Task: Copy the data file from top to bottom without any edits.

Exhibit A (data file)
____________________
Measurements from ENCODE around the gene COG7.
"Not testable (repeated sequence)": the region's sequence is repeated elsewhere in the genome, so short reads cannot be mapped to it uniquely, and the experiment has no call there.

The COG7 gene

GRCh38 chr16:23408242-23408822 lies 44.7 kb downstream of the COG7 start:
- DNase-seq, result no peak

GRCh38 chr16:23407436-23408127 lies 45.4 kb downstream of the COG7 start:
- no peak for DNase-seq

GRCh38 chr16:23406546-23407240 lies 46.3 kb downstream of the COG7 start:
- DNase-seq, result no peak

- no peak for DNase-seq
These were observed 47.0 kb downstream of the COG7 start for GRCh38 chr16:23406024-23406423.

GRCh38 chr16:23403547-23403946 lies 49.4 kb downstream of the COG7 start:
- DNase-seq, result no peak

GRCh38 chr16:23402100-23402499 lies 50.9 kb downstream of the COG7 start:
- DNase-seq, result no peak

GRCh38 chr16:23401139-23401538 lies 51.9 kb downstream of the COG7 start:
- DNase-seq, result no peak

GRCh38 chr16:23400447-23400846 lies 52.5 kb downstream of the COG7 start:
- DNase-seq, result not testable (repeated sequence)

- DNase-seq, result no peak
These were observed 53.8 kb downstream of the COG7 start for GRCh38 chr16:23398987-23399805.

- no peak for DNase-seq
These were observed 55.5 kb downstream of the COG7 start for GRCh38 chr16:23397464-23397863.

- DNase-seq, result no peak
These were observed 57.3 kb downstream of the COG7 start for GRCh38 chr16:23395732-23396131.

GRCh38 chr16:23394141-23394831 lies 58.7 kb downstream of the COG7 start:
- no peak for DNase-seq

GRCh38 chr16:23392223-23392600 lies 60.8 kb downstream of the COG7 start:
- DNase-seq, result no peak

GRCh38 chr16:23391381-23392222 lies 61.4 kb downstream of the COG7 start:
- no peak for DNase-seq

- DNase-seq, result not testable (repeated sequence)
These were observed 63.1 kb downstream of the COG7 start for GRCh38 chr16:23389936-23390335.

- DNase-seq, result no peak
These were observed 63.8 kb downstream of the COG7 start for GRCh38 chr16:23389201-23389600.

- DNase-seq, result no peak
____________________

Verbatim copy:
Measurements from ENCODE around the gene COG7.
"Not testable (repeated sequence)": the region's sequence is repeated elsewhere in the genome, so short reads cannot be mapped to it uniquely, and the experiment has no call there.

The COG7 gene

GRCh38 chr16:23408242-23408822 lies 44.7 kb downstream of the COG7 start:
- DNase-seq, result no peak

GRCh38 chr16:23407436-23408127 lies 45.4 kb downstream of the COG7 start:
- no peak for DNase-seq

GRCh38 chr16:23406546-23407240 lies 46.3 kb downstream of the COG7 start:
- DNase-seq, result no peak

- no peak for DNase-seq
These were observed 47.0 kb downstream of the COG7 start for GRCh38 chr16:23406024-23406423.

GRCh38 chr16:23403547-23403946 lies 49.4 kb downstream of the COG7 start:
- DNase-seq, result no peak

GRCh38 chr16:23402100-23402499 lies 50.9 kb downstream of the COG7 start:
- DNase-seq, result no peak

GRCh38 chr16:23401139-23401538 lies 51.9 kb downstream of the COG7 start:
- DNase-seq, result no peak

GRCh38 chr16:23400447-23400846 lies 52.5 kb downstream of the COG7 start:
- DNase-seq, result not testable (repeated sequence)

- DNase-seq, result no peak
These were observed 53.8 kb downstream of the COG7 start for GRCh38 chr16:23398987-23399805.

- no peak for DNase-seq
These were observed 55.5 kb downstream of the COG7 start for GRCh38 chr16:23397464-23397863.

- DNase-seq, result no peak
These were observed 57.3 kb downstream of the COG7 start for GRCh38 chr16:23395732-23396131.

GRCh38 chr16:23394141-23394831 lies 58.7 kb downstream of the COG7 start:
- no peak for DNase-seq

GRCh38 chr16:23392223-23392600 lies 60.8 kb downstream of the COG7 start:
- DNase-seq, result no peak

GRCh38 chr16:23391381-23392222 lies 61.4 kb downstream of the COG7 start:
- no peak for DNase-seq

- DNase-seq, result not testable (repeated sequence)
These were observed 63.1 kb downstream of the COG7 start for GRCh38 chr16:23389936-23390335.

- DNase-seq, result no peak
These were observed 63.8 kb downstream of the COG7 start for GRCh38 chr16:23389201-23389600.

- DNase-seq, result no peak